It is standard for a settlement agreement to include terms requiring you to keep the circumstances surrounding your termination, as well as the terms of the agreement confidential (subject to some limited carve-outs). In some cases you may even be required to keep the existence of the agreement confidential.
In addition, it is standard for you to be required to enter into an obligation not to make disparaging comments about your former employer, its products/services or its employees.
You should consider whether you wish to request that these obligations be made mutual, if this is not already the case. In addition, you should think about whether there are any further exemptions that you will require in order to comply with these obligations, for example, do you need to carve out a right to speak to future employers (and their representatives) about the circumstances of your termination?
Beware the Entire Agreement clause
This clause serves to prevent you from later trying to rely upon any earlier agreements that may have been reached between you and the employer before entering into the agreement. If for example you have been promised continuation of healthcare or favourable treatment in respect of your share options, make sure that this is reflected in the agreement.
Many agreements will include a provision entitling the employer to claw-back some or all of the payments made to you under the agreement in the event that you are found to be in breach of your obligations. Whilst in some cases such clauses may not be enforceable (on the basis that they amount to penalty clauses), the safest way to deal with such a clause is to ensure that you properly understand your obligations and are able to comply with these.
It is standard practice to include a copy of the reference appended to the agreement and in certain circumstances to agree the wording of any internal or external announcement about you leaving.
Whether or not you agree to enter into the agreement will require you to carefully weigh up the value of your potential claims (including the cost to you – financially and emotionally – of going through litigation) and what is being offered to you under the agreement to settle those claims. To ensure that you make the right decision, do make sure you provide your legal adviser with all of the necessary information regarding your employment and its termination and how you reached this point so that you can be properly advised.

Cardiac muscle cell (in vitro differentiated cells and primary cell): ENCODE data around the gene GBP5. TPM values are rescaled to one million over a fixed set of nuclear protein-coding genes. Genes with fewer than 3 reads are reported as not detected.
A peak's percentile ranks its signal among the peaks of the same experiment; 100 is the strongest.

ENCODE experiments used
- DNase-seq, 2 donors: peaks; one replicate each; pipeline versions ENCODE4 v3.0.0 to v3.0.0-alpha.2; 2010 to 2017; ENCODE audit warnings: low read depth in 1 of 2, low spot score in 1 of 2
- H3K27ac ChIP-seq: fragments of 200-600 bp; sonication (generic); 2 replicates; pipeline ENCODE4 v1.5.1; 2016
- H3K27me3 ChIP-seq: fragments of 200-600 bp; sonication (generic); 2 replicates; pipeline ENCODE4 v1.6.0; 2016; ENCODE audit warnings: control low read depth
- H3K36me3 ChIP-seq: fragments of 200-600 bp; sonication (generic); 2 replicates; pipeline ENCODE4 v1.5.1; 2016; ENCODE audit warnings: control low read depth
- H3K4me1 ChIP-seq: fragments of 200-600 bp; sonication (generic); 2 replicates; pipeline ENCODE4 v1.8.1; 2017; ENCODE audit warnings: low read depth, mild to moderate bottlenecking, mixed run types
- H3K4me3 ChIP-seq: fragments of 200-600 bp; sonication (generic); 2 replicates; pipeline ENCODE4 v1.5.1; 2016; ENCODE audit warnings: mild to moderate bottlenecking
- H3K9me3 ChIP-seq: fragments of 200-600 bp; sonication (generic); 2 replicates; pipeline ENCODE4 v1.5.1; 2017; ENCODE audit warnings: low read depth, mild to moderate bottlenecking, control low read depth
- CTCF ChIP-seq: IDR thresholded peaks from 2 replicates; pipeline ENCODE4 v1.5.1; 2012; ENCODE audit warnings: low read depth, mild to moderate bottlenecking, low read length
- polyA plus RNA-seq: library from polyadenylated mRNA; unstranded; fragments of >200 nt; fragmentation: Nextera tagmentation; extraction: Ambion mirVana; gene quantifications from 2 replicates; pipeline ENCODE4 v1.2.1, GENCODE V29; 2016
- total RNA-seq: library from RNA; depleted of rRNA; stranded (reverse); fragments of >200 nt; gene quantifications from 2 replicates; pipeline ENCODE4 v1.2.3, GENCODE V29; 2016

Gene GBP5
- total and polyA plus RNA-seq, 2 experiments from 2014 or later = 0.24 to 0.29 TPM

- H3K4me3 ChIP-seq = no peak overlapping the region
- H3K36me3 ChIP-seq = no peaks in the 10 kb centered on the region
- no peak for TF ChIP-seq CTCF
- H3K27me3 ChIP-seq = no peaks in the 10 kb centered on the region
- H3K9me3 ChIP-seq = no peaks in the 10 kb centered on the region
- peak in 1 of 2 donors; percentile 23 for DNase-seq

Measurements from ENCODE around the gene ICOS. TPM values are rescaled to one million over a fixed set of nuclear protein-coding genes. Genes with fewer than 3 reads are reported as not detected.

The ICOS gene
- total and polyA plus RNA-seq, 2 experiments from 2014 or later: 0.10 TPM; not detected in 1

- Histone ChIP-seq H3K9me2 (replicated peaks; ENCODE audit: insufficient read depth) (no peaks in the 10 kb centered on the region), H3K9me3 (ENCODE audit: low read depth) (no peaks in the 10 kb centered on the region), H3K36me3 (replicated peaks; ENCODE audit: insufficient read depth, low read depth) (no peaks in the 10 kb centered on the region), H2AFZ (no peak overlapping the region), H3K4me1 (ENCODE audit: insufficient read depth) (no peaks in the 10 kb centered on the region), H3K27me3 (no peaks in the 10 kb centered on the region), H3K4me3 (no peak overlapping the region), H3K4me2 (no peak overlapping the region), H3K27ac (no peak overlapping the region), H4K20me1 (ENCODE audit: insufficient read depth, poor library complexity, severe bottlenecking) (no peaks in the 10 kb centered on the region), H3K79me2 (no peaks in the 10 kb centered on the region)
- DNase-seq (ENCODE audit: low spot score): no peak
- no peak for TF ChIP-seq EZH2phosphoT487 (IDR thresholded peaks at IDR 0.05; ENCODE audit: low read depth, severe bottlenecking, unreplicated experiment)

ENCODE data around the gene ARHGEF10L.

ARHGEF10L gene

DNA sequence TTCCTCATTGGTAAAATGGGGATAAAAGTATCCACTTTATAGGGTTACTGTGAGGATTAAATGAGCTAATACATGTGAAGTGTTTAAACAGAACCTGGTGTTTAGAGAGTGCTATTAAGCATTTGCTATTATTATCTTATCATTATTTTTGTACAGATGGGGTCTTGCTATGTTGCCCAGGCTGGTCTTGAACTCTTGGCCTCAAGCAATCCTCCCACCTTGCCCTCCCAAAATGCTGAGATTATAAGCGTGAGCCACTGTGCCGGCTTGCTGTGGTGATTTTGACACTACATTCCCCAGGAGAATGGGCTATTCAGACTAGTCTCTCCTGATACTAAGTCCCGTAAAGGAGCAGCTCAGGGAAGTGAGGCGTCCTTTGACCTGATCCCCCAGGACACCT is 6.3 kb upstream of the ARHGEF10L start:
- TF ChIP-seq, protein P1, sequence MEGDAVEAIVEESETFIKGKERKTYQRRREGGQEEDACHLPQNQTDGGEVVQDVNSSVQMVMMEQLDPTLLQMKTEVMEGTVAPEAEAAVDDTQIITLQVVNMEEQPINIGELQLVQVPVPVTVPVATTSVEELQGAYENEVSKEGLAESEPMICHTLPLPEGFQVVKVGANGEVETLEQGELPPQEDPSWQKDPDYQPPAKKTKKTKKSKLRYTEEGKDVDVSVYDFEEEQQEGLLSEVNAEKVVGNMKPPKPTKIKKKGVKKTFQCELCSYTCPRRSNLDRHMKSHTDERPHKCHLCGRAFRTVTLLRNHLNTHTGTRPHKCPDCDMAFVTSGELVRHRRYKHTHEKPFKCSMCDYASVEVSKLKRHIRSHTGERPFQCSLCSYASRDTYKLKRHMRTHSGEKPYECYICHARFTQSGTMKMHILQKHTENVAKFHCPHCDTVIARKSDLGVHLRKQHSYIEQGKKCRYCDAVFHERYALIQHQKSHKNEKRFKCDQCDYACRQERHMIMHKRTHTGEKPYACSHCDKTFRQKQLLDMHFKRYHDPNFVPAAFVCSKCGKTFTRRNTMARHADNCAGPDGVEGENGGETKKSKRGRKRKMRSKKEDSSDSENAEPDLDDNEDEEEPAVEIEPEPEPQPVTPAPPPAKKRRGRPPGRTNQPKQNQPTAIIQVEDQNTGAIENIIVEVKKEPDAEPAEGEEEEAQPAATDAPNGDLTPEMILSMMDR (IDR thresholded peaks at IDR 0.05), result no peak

IMPORTANT: The contents of this page are general guidance only and should not therefore be regarded as constituting legal or other advice.
(1) The terms of the agreement will be tailored to the circumstances of your termination of employment, as well as to you role and existing contractual rights and obligations. Where you are in dispute with your employer/former employer and have for example raised a grievance or issued a claim, it would be usual to see express provisions dealing with the withdrawal of these. There may also be additional provisions relating to your contractual entitlements and obligations, by way of example provisions dealing with the treatment of your incentive awards, post-termination restrictive covenants and resignation from directorships.
(2) There are certain limited statutory claims which cannot be waived under a compromise agreement and your adviser will be able to point these out to you if relevant.
(3) The adviser must be named in the agreement, must have a current contract of insurance or professional indemnity insurance and is required to take you through the terms and effect of the agreement (in particular the potential claims that you are waiving). The adviser’s certificate and provisions in the agreement reflect these requirements in order for the compromise agreement to be effective.
By Anna Birtwistle – Employment Associate Solicitor at CM Murray LLP Solicitors.